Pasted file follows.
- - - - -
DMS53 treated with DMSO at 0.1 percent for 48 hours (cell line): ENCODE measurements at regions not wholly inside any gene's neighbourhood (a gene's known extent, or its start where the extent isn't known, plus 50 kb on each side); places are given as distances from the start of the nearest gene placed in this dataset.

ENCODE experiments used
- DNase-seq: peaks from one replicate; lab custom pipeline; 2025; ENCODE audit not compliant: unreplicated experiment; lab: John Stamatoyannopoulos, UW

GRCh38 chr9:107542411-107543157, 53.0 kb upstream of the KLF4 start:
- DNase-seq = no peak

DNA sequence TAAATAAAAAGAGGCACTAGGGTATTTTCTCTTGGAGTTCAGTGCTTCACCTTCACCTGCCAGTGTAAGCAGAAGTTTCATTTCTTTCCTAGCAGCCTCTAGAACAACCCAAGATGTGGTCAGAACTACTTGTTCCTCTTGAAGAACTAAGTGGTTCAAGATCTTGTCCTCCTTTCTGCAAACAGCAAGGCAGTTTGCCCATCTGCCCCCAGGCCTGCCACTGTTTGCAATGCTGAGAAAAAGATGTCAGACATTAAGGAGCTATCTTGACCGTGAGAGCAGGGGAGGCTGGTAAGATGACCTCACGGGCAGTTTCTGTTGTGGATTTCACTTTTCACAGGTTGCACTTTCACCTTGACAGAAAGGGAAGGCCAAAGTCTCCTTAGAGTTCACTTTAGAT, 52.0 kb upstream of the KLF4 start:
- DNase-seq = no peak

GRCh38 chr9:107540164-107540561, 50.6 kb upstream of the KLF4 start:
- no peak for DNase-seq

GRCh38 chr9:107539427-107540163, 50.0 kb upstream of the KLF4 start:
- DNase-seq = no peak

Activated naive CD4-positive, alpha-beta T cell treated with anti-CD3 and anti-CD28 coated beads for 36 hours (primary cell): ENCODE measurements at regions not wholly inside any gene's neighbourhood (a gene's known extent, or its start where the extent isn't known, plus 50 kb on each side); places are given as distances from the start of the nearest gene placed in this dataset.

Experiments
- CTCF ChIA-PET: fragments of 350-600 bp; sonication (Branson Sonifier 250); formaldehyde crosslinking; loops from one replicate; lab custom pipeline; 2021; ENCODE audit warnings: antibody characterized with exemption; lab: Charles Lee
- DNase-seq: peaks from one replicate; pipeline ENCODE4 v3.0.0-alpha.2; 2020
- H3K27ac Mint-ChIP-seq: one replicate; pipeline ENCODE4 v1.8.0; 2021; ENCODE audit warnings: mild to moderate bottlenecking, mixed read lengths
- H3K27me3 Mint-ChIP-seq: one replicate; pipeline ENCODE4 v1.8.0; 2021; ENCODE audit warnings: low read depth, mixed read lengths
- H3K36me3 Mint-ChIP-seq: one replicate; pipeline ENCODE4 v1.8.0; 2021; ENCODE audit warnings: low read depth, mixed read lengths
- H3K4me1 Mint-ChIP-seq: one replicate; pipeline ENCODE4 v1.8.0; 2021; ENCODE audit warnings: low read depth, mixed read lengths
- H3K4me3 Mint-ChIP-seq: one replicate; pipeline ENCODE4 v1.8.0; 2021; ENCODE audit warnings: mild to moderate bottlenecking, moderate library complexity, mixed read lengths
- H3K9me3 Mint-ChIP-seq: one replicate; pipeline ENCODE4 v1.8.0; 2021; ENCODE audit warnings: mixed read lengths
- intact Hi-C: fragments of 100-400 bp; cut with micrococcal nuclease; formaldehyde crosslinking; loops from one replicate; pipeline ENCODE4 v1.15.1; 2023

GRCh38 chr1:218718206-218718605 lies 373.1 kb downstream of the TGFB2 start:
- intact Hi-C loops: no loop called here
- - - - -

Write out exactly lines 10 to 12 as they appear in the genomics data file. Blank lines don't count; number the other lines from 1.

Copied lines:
GRCh38 chr9:107539427-107540163, 50.0 kb upstream of the KLF4 start:
- DNase-seq = no peak

Activated naive CD4-positive, alpha-beta T cell treated with anti-CD3 and anti-CD28 coated beads for 36 hours (primary cell): ENCODE measurements at regions not wholly inside any gene's neighbourhood (a gene's known extent, or its start where the extent isn't known, plus 50 kb on each side); places are given as distances from the start of the nearest gene placed in this dataset.